'We Don't Want to be Converted by Russia,' Senator Warns

Russian President Vladimir Putin meets with Belarusian President Aleksandr Lukashenko on Nov. 22, 2016. (Valeriy Melnikov/Sputnik via AP)

The senator who got human-rights sanctions passed on Russia after the in-custody death of corruption whistleblower Sergei Magnitsky warned today that “we don’t want to be converted by Russia” as President-elect Trump signals new outreach efforts with the Kremlin.


Sen. Ben Cardin (D-Md.), the ranking member on the Senate Foreign Relations Committee and Commission on Security and Cooperation in Europe, wrote in a Washington Post op-ed last week that Trump needs to “take seriously the assessments from our intelligence community and security professionals regarding Russia’s actions.”

“I implore the Trump administration to see Russia for what it is — a global bully and adversary,” the senator wrote. “And I encourage the incoming national security leadership to understand who our real friends and true allies are, and that they count on us to provide leadership against Moscow’s aggression.”

“…We need to send a resolute message that Russia’s domestic tyranny and international belligerence have consequences. And we must make abundantly clear that there is a cost to attacking the United States, whether accomplished by a MiG or a mouse. We should consider expanded sectoral sanctions and targeted sanctions on individuals found to be complicit in crimes and atrocities, across a range of options to include the Russian energy sector and prohibiting U.S. participation in the purchase of Russian debt bonds.”

Cardin emphasized on CNN this morning: “Russia’s not our friend. They’re not our partner. We ignore them at our own peril.”

“Ask the people of Ukraine whether they can trust Russia’s statements now that Russia is occupying part of Ukraine. Ask the people of Moldova, or Georgia, where we’ve seen Russia’s aggression take over part of the sovereignty of that country. Ask our allies in the Baltic how they feel about Russia’s activities and whether they fear their own borders being compromised,” Cardin said. “In the United States, we may not have been attacked by a Mig but we were attacked by a mouse. Russia has attacked America through cyber. We’ve got to respond to that.”


“So, sure, we want to get along with all countries. But right now, Russia is an aggressor. It’s a bully. If we start to say what they’re doing is okay, we’re going to find that their activities will be even more aggressive.”

Asked whether Trump can make an argument that President Obama screwed up the reset and a new path forward is needed in U.S.-Russia relations, the senator stressed that “Russia’s a corrupt regime.”

“You can’t deal with them in a sense that we’re going to get along. What they’ve already done, you’ve seen aggression against U.S. interests. They’re determined to compromise democratic institutions. They’re spending billions of dollars infiltrating using democratic institutions against itself,” Cardin continued.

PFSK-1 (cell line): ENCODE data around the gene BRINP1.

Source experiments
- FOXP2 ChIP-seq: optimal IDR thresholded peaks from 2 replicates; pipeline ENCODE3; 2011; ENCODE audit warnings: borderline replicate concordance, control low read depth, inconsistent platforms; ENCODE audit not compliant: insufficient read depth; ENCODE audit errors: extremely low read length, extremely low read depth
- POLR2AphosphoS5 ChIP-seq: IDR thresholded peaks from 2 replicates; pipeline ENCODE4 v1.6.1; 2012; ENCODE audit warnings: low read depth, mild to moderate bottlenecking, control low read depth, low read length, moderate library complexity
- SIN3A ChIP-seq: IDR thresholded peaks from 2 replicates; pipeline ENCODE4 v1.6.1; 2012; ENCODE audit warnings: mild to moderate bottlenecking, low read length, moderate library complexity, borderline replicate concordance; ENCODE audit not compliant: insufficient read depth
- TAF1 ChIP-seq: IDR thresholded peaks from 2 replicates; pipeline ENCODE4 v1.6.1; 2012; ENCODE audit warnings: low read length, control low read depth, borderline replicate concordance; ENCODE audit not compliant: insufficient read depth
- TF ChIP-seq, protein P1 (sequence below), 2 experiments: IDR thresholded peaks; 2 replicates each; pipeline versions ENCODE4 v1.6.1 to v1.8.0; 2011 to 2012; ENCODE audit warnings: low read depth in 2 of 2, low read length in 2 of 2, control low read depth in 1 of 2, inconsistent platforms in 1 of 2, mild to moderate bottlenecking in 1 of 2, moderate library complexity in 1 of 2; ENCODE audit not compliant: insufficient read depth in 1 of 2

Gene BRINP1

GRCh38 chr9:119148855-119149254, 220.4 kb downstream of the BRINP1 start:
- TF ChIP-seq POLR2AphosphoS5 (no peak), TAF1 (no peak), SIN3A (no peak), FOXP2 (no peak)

“We don’t want to be converted by Russia. We want preserved democratic institutions and the international for leadership. If we start to make nice with Russia with their activities in Ukraine and their activities in Syria, preventing humanitarian assistance to the Syrian people, compromising their ability to go against ISIL, what we’re doing is playing into Russia, playing into a greater Russia. And that is bad for democracy and bad for freedom around the world.”

Cardin vowed that in Congress “there are going to be many of us, Democrats and Republicans” who “will be very active in regards to what we can do against Russia.”


After Trump and Russian President Vladimir Putin spoke this month, Senate Armed Services Committee Chairman John McCain (R-Ariz.) said “at the very least, the price of another ‘reset’ would be complicity in Putin and Assad’s butchery of the Syrian people.”

“That is an unacceptable price for a great nation,” said McCain, who sponsored the Magnitsky Act with Cardin. “When America has been at its greatest, it is when we have stood on the side of those fighting tyranny. That is where we must stand again.”

Trump’s former campaign chairman Paul Manafort, who stepped down in August and has strong lobbying ties to pro-Putin Ukrainians, was seen by the traveling press pool entering Trump Tower this morning.

Cardin stressed that it’s “critically important” Trump “puts his assets in a blind trust or sells his assets” because “we do not know his business dealings in Russia.”

“If he has business dealings in Russia, we don’t know how that is used to try to influence U.S. policy decisions,” he said. “That’s why it’s extremely important that the president does not have any potential conflicts in dealing with any country around the world.”

Cardin is introducing a resolution next week calling on Trump to not run afoul of the Emoluments Clause of the U.S. Constitution and “convert his assets to simple, conflict-free holdings, adopt blind trusts, or take other equivalent measures,” the senator’s office said.


The resolution “will note that in the absence of such actions by the President-elect before he assumes office or specific authorization by Congress, Congress will regard dealings by Trump-owned companies with any entity owned by a foreign government as potential violations of the Constitution.”


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